Oct 18, 2012
On Tuesday 23rd October, Sara Hill will introduce us to the world-building opportunities of Minecraft when she presents the first episode of Overlap’s new season of events at the University of Sheffield. We caught up with Sara to find how her creative journey into the game began.
“A few friends were already playing it really, really obsessively. You know sometimes when your friends (whose opinions you really respect) go on about something until you can’t stand one more conversation about it? That was my first experience of Minecraft – deciding never to play it. This was before the game was officially released, about two and a half years ago.”
So what changed her mind?
“I remember spending a lot of time on YouTube and having one of those bizarre journeys through related videos. Eventually, I came across a Minecraft recreation of something I’d been watching earlier. It made it look a lot of fun, so I downloaded the game and got dropped into the middle of this forest with no idea what I was doing. You’re stuck in the middle of nowhere with things trying to eat you and sheep and trees. You’ve just got to survive.”
Minecraft gets its name from its main gameplay mechanic. Players can ‘mine’ the blocks that make up its jagged landscape and rearrange them into new configurations – everything from houses to dinosaurs to recreations of Middle Earth. This opens a universe of opportunities for fledgeling world-builders. However, the player’s initial creative efforts are rudely interrupted by the game’s first nightfall.
“If you don’t know that creatures are about to appear it’s utterly terrifying as the first thing you hear are the noises. The most terrifying creatures are the exploding shrubs called Creepers (because they creep). When they’re right next to you they make a little hiss, and you have half a second to move before they explode in your face.”
“It’s like one of those horror films where the protagonist wakes up in a room and doesn’t know who they are or how they’ve got there and what they’ve got to do – they just have to get out. Except in Minecraft you don’t get out. You have to stay in there.”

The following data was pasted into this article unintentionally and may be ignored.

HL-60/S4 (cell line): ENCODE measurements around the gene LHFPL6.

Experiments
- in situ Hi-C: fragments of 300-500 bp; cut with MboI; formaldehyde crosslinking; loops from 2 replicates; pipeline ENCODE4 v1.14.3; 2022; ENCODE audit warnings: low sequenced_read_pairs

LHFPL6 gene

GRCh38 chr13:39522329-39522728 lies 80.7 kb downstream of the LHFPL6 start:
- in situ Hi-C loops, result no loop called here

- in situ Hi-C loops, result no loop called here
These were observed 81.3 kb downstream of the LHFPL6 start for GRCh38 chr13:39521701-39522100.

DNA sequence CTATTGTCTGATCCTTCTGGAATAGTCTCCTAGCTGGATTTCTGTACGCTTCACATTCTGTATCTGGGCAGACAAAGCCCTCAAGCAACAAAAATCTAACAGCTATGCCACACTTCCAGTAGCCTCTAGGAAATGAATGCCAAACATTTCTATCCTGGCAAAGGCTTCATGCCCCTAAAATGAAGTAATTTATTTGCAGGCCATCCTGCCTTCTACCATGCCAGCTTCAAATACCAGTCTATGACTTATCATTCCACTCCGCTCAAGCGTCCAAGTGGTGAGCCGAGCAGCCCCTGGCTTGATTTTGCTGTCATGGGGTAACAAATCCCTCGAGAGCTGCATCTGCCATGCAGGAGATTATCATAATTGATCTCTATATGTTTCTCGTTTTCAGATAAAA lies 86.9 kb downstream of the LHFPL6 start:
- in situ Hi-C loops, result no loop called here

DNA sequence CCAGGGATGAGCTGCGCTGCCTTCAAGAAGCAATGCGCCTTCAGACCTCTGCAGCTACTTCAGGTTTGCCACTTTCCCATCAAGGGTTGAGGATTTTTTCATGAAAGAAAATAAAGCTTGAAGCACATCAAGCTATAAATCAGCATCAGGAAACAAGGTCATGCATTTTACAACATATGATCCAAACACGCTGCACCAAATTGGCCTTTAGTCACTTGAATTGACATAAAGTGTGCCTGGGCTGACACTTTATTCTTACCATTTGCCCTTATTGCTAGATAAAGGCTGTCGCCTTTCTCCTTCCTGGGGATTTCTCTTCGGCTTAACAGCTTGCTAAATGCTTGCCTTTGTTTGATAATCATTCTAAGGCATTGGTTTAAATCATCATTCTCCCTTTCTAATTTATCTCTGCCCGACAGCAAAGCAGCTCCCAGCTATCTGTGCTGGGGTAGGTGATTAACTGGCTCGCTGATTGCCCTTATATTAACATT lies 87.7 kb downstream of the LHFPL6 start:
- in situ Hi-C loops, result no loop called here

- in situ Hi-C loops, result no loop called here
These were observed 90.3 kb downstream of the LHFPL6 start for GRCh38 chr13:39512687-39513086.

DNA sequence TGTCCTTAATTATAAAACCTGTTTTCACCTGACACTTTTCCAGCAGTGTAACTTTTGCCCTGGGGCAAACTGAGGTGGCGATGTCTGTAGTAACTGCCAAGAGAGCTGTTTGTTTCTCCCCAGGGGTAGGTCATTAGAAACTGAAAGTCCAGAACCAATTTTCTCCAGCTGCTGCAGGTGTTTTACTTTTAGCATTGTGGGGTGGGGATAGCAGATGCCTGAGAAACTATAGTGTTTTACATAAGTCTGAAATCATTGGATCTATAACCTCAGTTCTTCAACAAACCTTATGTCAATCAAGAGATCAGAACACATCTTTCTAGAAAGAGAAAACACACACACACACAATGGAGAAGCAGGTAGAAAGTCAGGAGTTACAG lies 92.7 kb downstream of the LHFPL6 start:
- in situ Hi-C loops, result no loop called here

This daily cycle of survival and creation forms what Sara describes as “a cross between digital Lego and Robinson Crusoe”. With a little planning and a few avoidance tactics, most players escape the skeletons, spiders and creepers effectively enough to build a home from home. But that doesn’t keep a lot of Minecraft players occupied for long. The freedom of its creative tools inspires much bigger plans.
“At first, I think I did what everyone does. I built a little house and just bimbled around really. It didn’t have much of a focus. I built a swimming pool and made a kitchen. It all got very domestic. You get over that phase very quickly. You end up setting your own goals and your own way of playing the game. That’s when some people decide to build something really epic.” But how do you create something epic when you’re being chased by exploding bushes? “You can turn the creatures off and play in creative mode. You don’t have to harvest blocks and that’s how people build things like the Taj Mahal.
“Some people download pre-made maps that other people have made. I explored a lot of mods [fan-created add-ons that change the way the game plays] at that point because I liked the idea of bolting on different things to the game. It’s got that feeling of digital Lego, like you should be able to make anything you want. If there’s something in the game that prevents you making what you want to make – or something missing from the game – there’s an urge to change that.”
On Tuesday 23rd, we’ll find out how an industrious community are doing just that to create worlds and stories. We’re kicking off at 7:00pm at Coffee Republic in the University of Sheffield Students’ Union. All are welcome, it’s free and you can visit our announcement for more info on the event and how to register your place.
See you there.